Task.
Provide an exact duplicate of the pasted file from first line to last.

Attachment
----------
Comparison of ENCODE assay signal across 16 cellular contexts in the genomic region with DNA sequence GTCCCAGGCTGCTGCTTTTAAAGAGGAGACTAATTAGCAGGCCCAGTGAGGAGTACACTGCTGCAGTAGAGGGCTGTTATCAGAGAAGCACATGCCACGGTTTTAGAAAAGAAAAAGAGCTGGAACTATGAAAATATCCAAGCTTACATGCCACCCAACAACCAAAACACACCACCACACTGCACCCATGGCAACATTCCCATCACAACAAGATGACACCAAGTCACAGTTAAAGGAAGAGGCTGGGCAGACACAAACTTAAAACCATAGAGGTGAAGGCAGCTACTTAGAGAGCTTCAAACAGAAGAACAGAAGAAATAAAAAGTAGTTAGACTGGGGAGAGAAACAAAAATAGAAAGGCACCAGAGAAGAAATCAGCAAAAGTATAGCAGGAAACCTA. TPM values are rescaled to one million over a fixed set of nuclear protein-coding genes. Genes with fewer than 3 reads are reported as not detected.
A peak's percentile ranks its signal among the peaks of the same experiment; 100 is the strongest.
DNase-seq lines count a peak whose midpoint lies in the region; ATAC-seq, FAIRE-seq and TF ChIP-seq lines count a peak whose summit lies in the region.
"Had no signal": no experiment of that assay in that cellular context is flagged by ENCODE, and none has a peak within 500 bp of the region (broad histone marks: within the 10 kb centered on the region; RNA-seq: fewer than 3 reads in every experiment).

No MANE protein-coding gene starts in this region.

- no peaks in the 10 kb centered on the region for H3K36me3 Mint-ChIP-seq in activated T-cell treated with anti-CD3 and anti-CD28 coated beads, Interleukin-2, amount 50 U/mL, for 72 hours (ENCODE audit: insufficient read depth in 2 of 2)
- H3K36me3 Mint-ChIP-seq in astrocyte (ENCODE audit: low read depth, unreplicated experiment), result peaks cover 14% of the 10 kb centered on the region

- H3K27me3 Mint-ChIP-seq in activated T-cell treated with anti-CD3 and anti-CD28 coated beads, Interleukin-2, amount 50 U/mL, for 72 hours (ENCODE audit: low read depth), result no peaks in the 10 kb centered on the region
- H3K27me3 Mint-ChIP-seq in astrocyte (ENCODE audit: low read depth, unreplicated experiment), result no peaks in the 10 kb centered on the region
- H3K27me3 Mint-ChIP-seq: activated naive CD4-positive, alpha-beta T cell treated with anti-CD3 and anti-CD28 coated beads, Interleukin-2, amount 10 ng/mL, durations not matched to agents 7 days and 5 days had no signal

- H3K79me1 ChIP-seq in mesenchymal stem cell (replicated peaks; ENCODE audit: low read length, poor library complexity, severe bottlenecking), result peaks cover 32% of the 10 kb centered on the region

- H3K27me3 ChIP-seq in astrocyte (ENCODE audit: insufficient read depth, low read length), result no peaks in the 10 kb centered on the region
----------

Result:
Comparison of ENCODE assay signal across 16 cellular contexts in the genomic region with DNA sequence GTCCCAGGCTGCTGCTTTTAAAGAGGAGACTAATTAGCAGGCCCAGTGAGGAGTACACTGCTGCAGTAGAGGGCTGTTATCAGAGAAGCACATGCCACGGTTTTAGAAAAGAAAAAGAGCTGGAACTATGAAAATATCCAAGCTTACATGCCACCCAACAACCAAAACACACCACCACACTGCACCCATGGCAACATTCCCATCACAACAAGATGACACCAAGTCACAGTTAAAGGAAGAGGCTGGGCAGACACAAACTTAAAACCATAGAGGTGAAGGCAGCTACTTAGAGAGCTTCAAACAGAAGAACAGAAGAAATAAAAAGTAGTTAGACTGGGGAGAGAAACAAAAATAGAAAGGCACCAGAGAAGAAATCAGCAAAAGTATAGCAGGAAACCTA. TPM values are rescaled to one million over a fixed set of nuclear protein-coding genes. Genes with fewer than 3 reads are reported as not detected.
A peak's percentile ranks its signal among the peaks of the same experiment; 100 is the strongest.
DNase-seq lines count a peak whose midpoint lies in the region; ATAC-seq, FAIRE-seq and TF ChIP-seq lines count a peak whose summit lies in the region.
"Had no signal": no experiment of that assay in that cellular context is flagged by ENCODE, and none has a peak within 500 bp of the region (broad histone marks: within the 10 kb centered on the region; RNA-seq: fewer than 3 reads in every experiment).

No MANE protein-coding gene starts in this region.

- no peaks in the 10 kb centered on the region for H3K36me3 Mint-ChIP-seq in activated T-cell treated with anti-CD3 and anti-CD28 coated beads, Interleukin-2, amount 50 U/mL, for 72 hours (ENCODE audit: insufficient read depth in 2 of 2)
- H3K36me3 Mint-ChIP-seq in astrocyte (ENCODE audit: low read depth, unreplicated experiment), result peaks cover 14% of the 10 kb centered on the region

- H3K27me3 Mint-ChIP-seq in activated T-cell treated with anti-CD3 and anti-CD28 coated beads, Interleukin-2, amount 50 U/mL, for 72 hours (ENCODE audit: low read depth), result no peaks in the 10 kb centered on the region
- H3K27me3 Mint-ChIP-seq in astrocyte (ENCODE audit: low read depth, unreplicated experiment), result no peaks in the 10 kb centered on the region
- H3K27me3 Mint-ChIP-seq: activated naive CD4-positive, alpha-beta T cell treated with anti-CD3 and anti-CD28 coated beads, Interleukin-2, amount 10 ng/mL, durations not matched to agents 7 days and 5 days had no signal

- H3K79me1 ChIP-seq in mesenchymal stem cell (replicated peaks; ENCODE audit: low read length, poor library complexity, severe bottlenecking), result peaks cover 32% of the 10 kb centered on the region

- H3K27me3 ChIP-seq in astrocyte (ENCODE audit: insufficient read depth, low read length), result no peaks in the 10 kb centered on the region